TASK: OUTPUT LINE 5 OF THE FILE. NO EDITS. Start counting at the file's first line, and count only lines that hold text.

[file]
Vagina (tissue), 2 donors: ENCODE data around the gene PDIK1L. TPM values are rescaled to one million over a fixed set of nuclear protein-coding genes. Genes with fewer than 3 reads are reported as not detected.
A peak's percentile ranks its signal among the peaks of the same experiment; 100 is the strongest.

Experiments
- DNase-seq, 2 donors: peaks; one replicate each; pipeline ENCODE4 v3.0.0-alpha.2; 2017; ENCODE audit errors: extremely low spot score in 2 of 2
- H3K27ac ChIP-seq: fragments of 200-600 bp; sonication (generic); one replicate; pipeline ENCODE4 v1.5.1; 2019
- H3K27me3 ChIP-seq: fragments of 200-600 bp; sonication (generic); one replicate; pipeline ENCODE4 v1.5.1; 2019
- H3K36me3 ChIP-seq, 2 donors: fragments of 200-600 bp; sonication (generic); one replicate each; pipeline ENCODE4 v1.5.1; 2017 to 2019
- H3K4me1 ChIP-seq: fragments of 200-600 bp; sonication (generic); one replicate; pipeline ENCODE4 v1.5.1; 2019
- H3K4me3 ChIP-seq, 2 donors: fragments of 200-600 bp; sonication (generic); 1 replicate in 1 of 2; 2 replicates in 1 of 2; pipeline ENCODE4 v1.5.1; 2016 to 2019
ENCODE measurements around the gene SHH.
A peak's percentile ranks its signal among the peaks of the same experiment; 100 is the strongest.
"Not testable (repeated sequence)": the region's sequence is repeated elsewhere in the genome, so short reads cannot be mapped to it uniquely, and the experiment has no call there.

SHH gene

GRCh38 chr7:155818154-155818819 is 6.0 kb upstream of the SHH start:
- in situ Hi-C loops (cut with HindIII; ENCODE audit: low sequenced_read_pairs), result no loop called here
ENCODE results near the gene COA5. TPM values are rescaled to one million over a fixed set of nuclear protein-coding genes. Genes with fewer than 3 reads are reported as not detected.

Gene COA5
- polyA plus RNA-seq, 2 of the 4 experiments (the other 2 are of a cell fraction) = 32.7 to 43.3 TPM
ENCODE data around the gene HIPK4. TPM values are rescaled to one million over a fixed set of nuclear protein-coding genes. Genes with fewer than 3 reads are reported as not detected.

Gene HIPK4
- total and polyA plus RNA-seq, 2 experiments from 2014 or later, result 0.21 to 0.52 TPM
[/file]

- H3K27ac ChIP-seq: fragments of 200-600 bp; sonication (generic); one replicate; pipeline ENCODE4 v1.5.1; 2019